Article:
Where, as here, “ ‘there was conflicting evidence presented to the trial court as to the conduct of the juror and the trial court must pass on the issue, and its discretion is not shown to have been abused, such discretion will not be controlled by the reviewing court.’ [Cits.]” Scott v. State, 130 Ga.App. 75, 79(4), 202 S.E.2d 201 (1973).
Here, there was a finding by the court of “an immaterial irregularity,” if any, and the court would have been entitled to retain the juror. Sims, supra; Scott, supra. There certainly was no harmful error in his nonetheless replacing the juror with the alternate. This enumeration is without merit.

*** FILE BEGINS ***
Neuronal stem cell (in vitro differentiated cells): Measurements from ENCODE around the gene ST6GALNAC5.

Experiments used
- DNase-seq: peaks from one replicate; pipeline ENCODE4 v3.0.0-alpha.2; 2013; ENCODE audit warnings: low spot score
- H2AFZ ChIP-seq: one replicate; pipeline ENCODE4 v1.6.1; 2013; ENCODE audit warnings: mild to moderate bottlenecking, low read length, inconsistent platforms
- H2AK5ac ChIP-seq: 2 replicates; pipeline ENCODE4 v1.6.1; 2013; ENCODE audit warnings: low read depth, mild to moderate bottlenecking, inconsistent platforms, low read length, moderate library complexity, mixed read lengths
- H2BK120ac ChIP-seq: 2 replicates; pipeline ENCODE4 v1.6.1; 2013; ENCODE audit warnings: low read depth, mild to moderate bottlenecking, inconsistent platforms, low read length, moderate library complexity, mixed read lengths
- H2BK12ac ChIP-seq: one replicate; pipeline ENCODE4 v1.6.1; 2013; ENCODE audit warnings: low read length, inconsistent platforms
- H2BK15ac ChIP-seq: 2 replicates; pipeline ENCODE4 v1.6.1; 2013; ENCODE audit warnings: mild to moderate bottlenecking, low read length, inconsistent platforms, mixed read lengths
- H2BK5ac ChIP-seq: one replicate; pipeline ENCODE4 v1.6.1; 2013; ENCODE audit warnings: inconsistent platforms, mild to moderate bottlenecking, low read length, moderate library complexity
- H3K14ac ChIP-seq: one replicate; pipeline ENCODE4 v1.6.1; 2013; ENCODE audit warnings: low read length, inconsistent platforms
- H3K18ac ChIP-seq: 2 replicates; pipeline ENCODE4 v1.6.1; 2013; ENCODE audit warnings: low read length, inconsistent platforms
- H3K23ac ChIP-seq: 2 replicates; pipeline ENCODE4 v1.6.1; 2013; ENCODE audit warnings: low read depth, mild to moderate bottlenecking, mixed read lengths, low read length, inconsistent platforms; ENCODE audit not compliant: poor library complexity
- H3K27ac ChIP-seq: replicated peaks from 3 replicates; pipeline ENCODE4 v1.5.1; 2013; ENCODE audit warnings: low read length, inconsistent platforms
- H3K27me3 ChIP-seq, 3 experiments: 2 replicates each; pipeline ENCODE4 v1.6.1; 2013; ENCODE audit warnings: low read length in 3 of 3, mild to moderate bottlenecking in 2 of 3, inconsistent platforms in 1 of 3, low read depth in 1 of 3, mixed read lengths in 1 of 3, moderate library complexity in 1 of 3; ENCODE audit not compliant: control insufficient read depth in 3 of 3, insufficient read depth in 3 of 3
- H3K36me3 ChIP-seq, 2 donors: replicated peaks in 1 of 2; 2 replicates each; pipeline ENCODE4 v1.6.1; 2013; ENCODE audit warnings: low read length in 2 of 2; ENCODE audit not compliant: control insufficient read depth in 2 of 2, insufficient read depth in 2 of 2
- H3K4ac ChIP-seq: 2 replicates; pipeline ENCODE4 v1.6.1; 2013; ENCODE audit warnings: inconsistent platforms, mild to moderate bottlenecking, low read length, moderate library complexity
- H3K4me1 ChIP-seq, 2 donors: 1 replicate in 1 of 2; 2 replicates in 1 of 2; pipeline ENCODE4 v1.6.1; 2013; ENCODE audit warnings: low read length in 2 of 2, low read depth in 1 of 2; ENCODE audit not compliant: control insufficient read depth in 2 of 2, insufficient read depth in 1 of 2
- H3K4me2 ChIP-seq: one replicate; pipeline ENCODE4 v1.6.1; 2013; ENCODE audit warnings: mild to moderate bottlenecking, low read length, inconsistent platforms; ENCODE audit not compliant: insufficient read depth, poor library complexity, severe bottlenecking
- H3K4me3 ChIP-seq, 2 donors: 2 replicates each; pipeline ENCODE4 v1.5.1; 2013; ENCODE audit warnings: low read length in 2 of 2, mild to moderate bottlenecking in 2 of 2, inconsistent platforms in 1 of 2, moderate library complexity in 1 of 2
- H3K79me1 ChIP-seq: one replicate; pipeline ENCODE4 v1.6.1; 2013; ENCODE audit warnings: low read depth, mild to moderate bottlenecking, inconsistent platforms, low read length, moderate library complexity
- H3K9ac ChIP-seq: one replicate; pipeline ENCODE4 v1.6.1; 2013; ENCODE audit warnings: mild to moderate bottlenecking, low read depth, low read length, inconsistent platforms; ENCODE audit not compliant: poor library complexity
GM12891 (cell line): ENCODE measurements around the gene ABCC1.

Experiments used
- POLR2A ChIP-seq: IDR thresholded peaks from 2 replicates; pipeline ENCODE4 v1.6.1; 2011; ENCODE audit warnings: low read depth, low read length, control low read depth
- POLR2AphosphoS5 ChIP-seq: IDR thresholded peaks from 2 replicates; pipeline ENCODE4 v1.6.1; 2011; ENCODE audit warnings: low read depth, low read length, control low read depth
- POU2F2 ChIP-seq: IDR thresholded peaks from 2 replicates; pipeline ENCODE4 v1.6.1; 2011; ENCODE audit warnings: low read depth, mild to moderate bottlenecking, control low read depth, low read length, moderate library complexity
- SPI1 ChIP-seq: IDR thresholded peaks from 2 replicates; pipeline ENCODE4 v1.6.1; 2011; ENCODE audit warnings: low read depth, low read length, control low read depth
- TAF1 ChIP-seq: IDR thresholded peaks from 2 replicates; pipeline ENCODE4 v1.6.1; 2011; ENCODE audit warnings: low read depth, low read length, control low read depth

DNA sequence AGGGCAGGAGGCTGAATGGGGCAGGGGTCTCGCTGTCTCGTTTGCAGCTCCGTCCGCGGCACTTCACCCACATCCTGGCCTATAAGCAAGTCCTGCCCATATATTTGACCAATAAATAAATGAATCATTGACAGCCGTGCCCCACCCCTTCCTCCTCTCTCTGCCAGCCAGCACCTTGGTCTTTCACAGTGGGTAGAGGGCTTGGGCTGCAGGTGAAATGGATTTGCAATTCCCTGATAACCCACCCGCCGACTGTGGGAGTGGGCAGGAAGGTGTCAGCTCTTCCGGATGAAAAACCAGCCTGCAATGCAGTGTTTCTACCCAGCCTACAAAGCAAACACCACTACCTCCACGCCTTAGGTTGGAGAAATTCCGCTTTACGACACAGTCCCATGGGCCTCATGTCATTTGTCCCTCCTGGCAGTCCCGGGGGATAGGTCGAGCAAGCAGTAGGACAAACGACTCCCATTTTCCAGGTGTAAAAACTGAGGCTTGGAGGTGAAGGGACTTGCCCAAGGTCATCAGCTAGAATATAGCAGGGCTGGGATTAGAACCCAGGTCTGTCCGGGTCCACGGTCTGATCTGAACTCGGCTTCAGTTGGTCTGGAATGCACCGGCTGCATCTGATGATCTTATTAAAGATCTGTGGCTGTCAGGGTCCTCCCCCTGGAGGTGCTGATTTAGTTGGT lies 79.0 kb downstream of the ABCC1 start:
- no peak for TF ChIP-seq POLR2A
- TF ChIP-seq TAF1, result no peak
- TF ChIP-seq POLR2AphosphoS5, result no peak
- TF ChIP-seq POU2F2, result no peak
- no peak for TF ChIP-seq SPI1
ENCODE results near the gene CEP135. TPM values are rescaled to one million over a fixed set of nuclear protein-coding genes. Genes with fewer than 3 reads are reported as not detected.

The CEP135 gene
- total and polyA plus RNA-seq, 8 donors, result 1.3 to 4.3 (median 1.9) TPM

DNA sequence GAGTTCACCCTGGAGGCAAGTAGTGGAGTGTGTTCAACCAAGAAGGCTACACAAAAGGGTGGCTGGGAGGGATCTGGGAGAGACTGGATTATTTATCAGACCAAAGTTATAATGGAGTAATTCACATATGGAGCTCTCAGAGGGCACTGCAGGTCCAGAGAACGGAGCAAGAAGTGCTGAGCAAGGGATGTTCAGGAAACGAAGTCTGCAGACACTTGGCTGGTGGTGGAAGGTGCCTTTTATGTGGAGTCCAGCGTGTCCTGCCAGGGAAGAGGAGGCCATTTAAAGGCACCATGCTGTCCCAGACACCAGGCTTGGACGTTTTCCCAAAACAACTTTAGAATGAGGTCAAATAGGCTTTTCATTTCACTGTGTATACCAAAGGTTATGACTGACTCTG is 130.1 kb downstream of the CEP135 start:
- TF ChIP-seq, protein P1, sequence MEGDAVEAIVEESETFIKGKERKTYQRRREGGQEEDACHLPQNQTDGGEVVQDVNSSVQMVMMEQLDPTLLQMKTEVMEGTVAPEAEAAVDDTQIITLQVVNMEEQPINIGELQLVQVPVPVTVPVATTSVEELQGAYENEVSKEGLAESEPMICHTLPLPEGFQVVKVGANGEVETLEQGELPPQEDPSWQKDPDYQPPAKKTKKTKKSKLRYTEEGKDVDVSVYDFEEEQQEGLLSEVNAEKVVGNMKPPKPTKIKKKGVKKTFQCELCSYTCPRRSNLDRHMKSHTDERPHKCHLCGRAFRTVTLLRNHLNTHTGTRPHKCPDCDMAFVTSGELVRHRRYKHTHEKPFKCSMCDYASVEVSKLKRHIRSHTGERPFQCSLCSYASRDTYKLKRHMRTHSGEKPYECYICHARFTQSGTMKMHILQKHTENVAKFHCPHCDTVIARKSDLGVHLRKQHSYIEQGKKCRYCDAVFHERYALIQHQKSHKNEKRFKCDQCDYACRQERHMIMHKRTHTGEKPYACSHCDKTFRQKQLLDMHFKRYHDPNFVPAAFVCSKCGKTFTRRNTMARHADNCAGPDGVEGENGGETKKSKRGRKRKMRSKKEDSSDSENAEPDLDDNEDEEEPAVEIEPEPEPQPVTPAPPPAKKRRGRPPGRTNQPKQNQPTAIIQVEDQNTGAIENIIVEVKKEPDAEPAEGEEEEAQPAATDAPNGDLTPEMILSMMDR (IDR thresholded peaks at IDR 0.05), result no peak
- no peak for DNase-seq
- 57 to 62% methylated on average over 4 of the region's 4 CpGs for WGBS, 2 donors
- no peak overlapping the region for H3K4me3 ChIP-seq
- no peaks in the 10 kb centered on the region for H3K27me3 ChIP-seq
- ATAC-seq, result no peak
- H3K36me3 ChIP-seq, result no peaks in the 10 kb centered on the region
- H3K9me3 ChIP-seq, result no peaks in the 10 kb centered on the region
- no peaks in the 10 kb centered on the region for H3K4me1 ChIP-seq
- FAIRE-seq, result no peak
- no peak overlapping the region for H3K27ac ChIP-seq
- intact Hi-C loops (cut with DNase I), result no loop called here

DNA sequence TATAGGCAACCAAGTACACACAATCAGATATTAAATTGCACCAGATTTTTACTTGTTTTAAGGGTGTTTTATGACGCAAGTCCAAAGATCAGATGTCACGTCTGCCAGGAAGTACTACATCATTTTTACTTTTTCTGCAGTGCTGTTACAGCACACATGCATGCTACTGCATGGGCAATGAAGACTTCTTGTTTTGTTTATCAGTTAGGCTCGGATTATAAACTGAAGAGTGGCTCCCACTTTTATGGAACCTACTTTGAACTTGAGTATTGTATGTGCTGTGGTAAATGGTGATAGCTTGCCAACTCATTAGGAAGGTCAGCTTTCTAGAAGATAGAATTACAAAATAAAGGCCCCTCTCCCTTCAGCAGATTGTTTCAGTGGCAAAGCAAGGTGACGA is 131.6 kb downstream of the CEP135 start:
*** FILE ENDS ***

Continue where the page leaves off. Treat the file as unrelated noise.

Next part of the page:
5. The sole ground alleged here for Barker's contention that a new trial should have been granted due to ineffective assistance of counsel is trial counsel's failure to move for a mistrial after the juror was replaced.
Under the circumstances of this case, there is no basis for such a claim and the trial court's ruling in this regard was not clearly erroneous. Waddell v. State, 224 Ga.App. 172, 175(3)(b), 480 S.E.2d 224 (1996).
1. Barker's trial counsel acquiesced in the replacement of the juror with the alternate, and we could not consider this enumeration for failure to preserve it below. Henderson v. State, 218 Ga.App. 311, 312(3), 460 S.E.2d 876 (1995). However, since the issue of the juror is also the premise for Barker's claim of ineffective assistance of counsel, we consider the merits.
ANDREWS, Chief Judge.
BEASLEY and SMITH, JJ., concur.